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In A Pinch, Get Your Veggies To Mature Before The First Frost (Plus Some Worm Advice)

cucumber plants
Pinching can help fast-growing fruit and vegetables like cucumbers ripen before the first frost.

Recent heavy — though quick — rainstorms, paired with heat, have created monsters in the garden! And those gigantic squash, cukes and melons need containing, and they need you to ensure the fruits that are forming can ripen before the first frost. Say hello to *pinching.*

"Pinching" means you are cutting off the growth point and taking off any new fruit or flowers that are just beginning to form. Doing this will send enough energy into the existing fruit and flowers on the plant to ensure they ripen before the frost.

Garden veggies growing in the Northeast Kingdom or in mountainous areas tend to grow slower. If you live in early-frost areas like this, now is the time to start pinching your fruiting veggies like peppers, eggplants, squash, watermelons and tomatoes, though don't do it for cherry tomato varieties. (As soon as your tomatoes have a blush of color and a frost is imminent, you can harvest the tomatoes and have them ripen indoors). 

If you live in the Champlain or Connecticut River Valleys, you can wait to pinch your fruits and flowers till early September. 

Q: I have two mounds of squash plants. The plants have continued to flower, but the rot is progressing out. The second mound appears to be doing fine, although there are a couple yellow leaves. They are putting out flowers and starting fruits. Should I get rid of the buttercup plants now before the disease, whatever it is, spreads to the healthier plants? — Claire, in Sheffield

It may be a squash vine borer. Check the base of the plant for small holes in the vines, then take a knife and cut it open. When you do, you may see a small white worm. The worm tunnels through the stem and it opens it up to infection, and that is what kills the plant. Remove the vine borer and you can help your squash plants!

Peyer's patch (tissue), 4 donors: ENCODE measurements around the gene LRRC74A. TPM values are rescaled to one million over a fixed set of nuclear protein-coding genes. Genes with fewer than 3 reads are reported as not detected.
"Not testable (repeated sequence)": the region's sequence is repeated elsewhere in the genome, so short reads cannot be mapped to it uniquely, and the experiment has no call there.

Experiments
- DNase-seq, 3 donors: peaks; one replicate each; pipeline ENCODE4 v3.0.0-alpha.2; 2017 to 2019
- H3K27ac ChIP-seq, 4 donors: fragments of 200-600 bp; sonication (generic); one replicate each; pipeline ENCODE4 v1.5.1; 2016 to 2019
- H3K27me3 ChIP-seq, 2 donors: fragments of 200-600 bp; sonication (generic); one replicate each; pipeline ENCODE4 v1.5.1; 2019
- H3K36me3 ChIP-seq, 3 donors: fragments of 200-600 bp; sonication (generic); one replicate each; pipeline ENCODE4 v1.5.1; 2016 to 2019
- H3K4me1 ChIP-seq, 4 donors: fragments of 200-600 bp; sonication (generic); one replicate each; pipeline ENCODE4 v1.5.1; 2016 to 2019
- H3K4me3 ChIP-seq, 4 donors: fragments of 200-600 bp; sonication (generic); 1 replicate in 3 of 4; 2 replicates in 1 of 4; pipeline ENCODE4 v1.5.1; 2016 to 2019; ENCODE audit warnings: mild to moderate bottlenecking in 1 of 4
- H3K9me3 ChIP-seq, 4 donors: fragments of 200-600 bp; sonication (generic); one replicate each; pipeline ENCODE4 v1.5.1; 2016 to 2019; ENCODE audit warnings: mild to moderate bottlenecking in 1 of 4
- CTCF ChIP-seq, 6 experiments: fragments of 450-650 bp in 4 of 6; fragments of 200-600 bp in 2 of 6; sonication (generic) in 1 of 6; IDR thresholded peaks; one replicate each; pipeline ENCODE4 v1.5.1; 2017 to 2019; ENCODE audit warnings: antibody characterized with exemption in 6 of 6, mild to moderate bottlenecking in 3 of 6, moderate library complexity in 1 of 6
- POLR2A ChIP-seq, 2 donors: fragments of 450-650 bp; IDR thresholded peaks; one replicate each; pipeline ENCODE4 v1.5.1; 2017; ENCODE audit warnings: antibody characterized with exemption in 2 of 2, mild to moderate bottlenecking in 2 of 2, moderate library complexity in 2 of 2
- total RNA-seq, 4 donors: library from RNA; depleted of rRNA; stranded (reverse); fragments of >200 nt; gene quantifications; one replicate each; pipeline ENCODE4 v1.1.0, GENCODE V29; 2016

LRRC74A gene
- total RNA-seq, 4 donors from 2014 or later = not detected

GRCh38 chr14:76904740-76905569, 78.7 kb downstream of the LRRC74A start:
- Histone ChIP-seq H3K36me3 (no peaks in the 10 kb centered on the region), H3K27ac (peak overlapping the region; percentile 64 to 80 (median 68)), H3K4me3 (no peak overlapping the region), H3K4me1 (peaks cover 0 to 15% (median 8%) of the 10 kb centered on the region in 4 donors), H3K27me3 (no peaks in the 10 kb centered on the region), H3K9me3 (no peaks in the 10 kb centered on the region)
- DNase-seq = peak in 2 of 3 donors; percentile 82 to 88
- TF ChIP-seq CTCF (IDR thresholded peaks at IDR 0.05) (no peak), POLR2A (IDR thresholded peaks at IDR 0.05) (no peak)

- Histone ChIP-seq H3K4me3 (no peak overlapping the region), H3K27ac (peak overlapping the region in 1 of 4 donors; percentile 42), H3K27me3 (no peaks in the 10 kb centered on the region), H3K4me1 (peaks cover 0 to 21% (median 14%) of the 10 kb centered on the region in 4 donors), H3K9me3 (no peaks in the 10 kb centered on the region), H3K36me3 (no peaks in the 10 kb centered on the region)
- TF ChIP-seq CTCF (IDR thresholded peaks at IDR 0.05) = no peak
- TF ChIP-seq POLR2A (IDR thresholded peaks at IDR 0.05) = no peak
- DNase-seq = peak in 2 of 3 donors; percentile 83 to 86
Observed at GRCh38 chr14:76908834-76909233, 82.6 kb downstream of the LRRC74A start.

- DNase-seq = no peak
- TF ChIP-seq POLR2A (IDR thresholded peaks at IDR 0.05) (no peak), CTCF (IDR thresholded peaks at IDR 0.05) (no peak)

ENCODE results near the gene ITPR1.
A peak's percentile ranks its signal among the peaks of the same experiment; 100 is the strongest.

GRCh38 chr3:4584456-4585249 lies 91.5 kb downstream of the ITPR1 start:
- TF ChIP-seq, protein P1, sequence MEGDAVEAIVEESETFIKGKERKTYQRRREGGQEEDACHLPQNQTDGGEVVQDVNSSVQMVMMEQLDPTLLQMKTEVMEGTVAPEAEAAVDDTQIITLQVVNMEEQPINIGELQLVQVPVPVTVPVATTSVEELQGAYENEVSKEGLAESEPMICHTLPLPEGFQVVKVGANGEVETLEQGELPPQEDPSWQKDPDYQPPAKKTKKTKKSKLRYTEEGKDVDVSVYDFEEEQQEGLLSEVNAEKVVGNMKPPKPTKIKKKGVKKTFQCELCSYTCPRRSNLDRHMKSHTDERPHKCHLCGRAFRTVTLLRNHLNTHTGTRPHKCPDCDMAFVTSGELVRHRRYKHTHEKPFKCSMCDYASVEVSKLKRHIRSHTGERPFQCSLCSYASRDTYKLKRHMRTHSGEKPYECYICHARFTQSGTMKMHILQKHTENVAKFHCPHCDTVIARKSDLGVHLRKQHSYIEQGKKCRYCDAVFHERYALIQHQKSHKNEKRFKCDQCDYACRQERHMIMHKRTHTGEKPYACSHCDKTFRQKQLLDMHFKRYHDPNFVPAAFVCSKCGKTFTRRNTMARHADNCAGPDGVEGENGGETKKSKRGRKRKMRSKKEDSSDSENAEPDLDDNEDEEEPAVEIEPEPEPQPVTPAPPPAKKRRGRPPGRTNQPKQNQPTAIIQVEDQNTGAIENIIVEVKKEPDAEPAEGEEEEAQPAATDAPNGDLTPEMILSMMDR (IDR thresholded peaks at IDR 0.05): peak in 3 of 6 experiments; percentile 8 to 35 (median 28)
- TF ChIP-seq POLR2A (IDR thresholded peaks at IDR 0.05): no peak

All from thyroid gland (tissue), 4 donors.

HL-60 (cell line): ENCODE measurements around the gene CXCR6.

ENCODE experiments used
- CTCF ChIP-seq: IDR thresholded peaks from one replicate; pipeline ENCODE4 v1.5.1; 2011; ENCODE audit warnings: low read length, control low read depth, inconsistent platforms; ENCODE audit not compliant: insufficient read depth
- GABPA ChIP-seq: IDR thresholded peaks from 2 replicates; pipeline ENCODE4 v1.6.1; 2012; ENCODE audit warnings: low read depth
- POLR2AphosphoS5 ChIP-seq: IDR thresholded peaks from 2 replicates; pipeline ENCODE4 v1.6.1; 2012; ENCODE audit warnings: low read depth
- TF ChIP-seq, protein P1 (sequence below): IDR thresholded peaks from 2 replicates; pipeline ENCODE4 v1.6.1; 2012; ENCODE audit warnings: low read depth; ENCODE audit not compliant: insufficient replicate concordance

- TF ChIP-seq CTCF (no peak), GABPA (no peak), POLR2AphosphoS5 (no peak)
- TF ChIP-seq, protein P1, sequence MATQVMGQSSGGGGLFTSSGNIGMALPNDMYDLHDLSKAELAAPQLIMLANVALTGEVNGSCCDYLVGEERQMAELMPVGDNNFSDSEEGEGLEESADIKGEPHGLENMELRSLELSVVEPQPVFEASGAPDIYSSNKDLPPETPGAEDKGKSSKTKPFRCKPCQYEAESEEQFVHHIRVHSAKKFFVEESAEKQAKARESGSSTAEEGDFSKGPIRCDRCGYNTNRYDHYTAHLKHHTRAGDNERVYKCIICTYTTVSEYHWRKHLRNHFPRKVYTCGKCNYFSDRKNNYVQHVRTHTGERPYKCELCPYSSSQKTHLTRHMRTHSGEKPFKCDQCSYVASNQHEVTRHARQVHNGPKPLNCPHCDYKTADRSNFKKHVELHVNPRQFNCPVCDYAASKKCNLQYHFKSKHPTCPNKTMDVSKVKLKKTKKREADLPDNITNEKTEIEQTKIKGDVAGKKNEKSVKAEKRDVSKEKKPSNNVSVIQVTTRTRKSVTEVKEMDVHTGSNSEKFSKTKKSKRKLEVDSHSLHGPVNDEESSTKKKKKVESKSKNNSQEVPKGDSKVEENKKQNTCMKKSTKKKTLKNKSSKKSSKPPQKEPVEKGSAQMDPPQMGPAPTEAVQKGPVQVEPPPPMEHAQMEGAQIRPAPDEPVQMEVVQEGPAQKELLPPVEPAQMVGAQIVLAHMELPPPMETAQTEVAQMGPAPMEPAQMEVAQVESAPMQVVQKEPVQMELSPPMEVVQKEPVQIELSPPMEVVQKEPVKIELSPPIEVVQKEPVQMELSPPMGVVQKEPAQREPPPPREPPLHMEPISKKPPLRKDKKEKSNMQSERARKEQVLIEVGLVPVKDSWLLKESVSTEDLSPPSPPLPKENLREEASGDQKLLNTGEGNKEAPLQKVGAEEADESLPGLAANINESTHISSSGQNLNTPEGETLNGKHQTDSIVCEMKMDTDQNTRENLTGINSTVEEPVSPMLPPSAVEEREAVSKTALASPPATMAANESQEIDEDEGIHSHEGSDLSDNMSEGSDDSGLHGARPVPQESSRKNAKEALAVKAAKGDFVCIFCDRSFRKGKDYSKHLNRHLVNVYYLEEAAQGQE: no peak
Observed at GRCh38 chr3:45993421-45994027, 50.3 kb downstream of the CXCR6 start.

Q: This summer I discovered a worm in one of my raised organic vegetable beds which didn’t look like a regular Vermont earthworm. It was shiny and dark, and when I picked it up for closer inspection, it wiggled so much it seemed to jump out of my hand. I was alarmed to learn that I have invasive and destructive snake worms in my garden. Are there any measures that can be taken to eliminate or at least reduce their population? — Tatum, in Essex

The snake worm or the jumping worm is causing a lot of destruction in the forests. Take a look at some of the research from the Entomology Research Laboratory at the University of Vermont. Then try this method to see if you have snake worms in your own garden:

You can take some ground yellow mustard seed mixed with water and pour that onto the soil where you think you might have the worms. This causes the snake worm to come up the surface. Try that method to make sure that's what you're dealing with. And always check your soil to see there are no unwanted insects in there.

The snake worm cocoons can survive the winter, but if you can solarize a garden bed or ensure that your compost reaches above 100 degrees Farenheit, that can kill them off, so you'll be good to go for next season!

A thin grey line.

All Things Gardening is powered by you, the listener! Send your gardening questions and conundrums and Charlie may answer them in upcoming episodes. You can also leave a voicemail with your gardening question by calling VPR at (802) 655-9451.

Hear All Things Gardening during Weekend Edition Sunday with VPR host Mary Engisch, Sunday mornings at 9:35.

Have questions, comments or tips?Send us a messageor get in touch by tweeting us @vprnet.

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Mary Williams Engisch is a local host on All Things Considered.
Charlie Nardozzi is a nationally recognized garden writer, radio and TV show host, consultant, and speaker. Charlie is the host of All Things Gardening on Sunday mornings at 9:35 during Weekend Edition on Vermont Public. Charlie is a guest on Vermont Public's Vermont Edition during the growing season. He also offers garden tips on local television and is a frequent guest on national programs.
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